Title

Presidential hegemony and democratic backsliding in Latin America, 1925-2016

Date of Publication

2018 12:00 AM

Security Theme

Political Stability

Keywords

srhreports, politicalstability, Political stability, institutional hegemony, democracy, Latin America, democratic instability, democratic backsliding

Description

“Does the executive's institutional hegemony represent a risk to the survival of democracy? By hegemony, we refer to the president's ability to control other institutions, particularly the legislature and judiciary. To answer this question, we develop two indices of presidential hegemony and analyze the duration of democratic regimes in 18 Latin American countries between 1925 and 2016. The results show that executive hegemony is a major driver of democratic instability. This finding is robust to non-linear effects and to potential endogeneity in the relationship between presidential power and democratic backsliding. Our findings challenge traditional concerns about executive-legislative deadlock, and have significant implications for the nascent literature on democratic backsliding, which highlights executive aggrandizement as a risk factor."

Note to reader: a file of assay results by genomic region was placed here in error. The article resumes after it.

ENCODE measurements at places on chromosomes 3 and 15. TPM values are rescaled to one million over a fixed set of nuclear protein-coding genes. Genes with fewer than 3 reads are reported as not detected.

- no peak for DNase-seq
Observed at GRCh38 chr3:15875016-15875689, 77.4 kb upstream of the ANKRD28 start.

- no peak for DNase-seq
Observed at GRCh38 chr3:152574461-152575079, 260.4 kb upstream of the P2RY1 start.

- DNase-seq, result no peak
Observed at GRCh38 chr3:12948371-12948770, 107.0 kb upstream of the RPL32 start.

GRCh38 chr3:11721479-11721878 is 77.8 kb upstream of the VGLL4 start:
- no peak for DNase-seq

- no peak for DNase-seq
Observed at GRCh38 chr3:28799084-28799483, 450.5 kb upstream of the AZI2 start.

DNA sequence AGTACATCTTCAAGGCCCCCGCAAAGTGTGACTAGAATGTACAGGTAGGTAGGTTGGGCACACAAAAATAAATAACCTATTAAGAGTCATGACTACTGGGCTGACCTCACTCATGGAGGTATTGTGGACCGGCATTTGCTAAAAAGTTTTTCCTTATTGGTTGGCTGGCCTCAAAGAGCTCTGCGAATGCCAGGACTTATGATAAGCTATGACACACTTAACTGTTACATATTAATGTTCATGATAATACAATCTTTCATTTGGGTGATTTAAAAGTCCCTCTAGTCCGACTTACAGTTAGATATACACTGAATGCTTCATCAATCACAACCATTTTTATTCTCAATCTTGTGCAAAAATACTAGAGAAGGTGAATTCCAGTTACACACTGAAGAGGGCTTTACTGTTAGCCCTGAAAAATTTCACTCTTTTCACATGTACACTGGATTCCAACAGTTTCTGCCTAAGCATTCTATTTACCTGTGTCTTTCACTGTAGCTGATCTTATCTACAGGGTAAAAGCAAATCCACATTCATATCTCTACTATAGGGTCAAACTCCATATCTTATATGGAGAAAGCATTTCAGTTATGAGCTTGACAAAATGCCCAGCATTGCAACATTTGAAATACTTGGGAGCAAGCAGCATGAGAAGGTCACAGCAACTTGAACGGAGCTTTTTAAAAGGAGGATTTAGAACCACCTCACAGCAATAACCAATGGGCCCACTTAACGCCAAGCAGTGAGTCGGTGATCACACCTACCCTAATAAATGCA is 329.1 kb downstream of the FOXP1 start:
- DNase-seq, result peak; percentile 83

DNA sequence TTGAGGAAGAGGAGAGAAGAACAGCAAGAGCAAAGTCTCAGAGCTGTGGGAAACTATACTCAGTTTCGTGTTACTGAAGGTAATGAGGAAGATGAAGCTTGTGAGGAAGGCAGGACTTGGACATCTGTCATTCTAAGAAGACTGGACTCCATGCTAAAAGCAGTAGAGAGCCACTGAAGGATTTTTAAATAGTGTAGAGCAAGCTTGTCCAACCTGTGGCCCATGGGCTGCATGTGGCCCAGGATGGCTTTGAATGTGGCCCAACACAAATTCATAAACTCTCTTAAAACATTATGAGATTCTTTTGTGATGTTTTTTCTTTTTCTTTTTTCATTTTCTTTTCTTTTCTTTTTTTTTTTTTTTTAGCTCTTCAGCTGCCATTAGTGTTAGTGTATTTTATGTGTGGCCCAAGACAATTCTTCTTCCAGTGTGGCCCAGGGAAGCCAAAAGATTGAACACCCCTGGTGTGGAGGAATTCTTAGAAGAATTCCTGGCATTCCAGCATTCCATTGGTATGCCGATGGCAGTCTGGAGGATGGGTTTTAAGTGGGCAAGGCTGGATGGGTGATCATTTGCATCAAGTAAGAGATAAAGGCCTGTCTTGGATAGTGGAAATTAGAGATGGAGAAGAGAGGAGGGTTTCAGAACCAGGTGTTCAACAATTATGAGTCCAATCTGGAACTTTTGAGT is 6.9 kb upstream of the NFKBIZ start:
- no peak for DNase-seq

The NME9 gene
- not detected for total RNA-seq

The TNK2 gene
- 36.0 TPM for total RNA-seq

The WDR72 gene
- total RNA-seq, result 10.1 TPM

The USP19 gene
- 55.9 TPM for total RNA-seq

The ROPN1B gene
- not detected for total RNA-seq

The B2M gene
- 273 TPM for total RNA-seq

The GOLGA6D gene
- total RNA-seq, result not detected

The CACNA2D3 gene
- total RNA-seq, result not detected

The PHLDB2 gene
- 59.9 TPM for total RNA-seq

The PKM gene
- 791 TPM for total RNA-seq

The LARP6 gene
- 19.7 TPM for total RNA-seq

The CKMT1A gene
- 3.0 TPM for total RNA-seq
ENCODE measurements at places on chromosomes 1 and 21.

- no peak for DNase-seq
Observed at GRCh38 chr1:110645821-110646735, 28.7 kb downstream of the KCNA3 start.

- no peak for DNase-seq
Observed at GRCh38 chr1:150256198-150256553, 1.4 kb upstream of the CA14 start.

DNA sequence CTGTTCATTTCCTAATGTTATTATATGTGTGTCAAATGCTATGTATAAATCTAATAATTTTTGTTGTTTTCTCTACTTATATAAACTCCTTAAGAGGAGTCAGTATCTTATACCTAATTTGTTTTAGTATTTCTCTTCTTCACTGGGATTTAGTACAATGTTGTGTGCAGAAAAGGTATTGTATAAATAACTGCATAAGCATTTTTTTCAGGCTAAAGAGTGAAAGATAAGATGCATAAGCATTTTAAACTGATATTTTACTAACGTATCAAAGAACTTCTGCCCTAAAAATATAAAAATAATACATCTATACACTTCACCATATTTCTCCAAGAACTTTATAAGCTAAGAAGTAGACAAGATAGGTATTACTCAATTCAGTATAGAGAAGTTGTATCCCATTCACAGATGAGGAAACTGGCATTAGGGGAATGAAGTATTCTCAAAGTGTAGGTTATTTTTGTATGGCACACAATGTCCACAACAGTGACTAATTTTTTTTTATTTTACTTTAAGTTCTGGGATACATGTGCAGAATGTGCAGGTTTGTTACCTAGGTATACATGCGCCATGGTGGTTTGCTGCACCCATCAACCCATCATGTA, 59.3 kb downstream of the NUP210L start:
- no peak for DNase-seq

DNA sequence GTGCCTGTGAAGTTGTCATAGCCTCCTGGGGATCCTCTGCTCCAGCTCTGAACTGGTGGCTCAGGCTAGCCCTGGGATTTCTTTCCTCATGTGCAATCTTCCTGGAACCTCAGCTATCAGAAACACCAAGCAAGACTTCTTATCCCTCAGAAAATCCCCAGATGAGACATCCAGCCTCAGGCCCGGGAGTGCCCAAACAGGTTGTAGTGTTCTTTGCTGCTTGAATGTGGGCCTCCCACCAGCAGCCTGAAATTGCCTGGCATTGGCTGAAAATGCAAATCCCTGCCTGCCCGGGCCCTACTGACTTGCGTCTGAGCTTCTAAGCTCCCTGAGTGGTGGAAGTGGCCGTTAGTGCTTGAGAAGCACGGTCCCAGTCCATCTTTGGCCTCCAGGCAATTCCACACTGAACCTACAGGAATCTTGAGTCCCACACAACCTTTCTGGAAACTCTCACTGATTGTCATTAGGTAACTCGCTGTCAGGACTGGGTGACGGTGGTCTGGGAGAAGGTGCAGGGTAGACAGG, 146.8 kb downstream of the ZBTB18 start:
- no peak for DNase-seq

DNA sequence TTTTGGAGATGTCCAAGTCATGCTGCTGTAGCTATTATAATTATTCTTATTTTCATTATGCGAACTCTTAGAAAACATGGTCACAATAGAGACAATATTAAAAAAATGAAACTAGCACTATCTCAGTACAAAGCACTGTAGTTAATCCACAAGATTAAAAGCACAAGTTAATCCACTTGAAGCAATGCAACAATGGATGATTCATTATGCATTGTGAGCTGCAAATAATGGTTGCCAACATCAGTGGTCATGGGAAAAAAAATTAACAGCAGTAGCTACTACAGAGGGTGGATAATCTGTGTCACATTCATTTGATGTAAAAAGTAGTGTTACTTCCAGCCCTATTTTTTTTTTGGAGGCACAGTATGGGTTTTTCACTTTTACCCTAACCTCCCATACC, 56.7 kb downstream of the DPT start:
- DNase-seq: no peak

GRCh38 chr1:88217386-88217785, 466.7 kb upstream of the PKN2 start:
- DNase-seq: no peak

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Jan 1st, 12:00 AM

Presidential hegemony and democratic backsliding in Latin America, 1925-2016

“Does the executive's institutional hegemony represent a risk to the survival of democracy? By hegemony, we refer to the president's ability to control other institutions, particularly the legislature and judiciary. To answer this question, we develop two indices of presidential hegemony and analyze the duration of democratic regimes in 18 Latin American countries between 1925 and 2016. The results show that executive hegemony is a major driver of democratic instability. This finding is robust to non-linear effects and to potential endogeneity in the relationship between presidential power and democratic backsliding. Our findings challenge traditional concerns about executive-legislative deadlock, and have significant implications for the nascent literature on democratic backsliding, which highlights executive aggrandizement as a risk factor."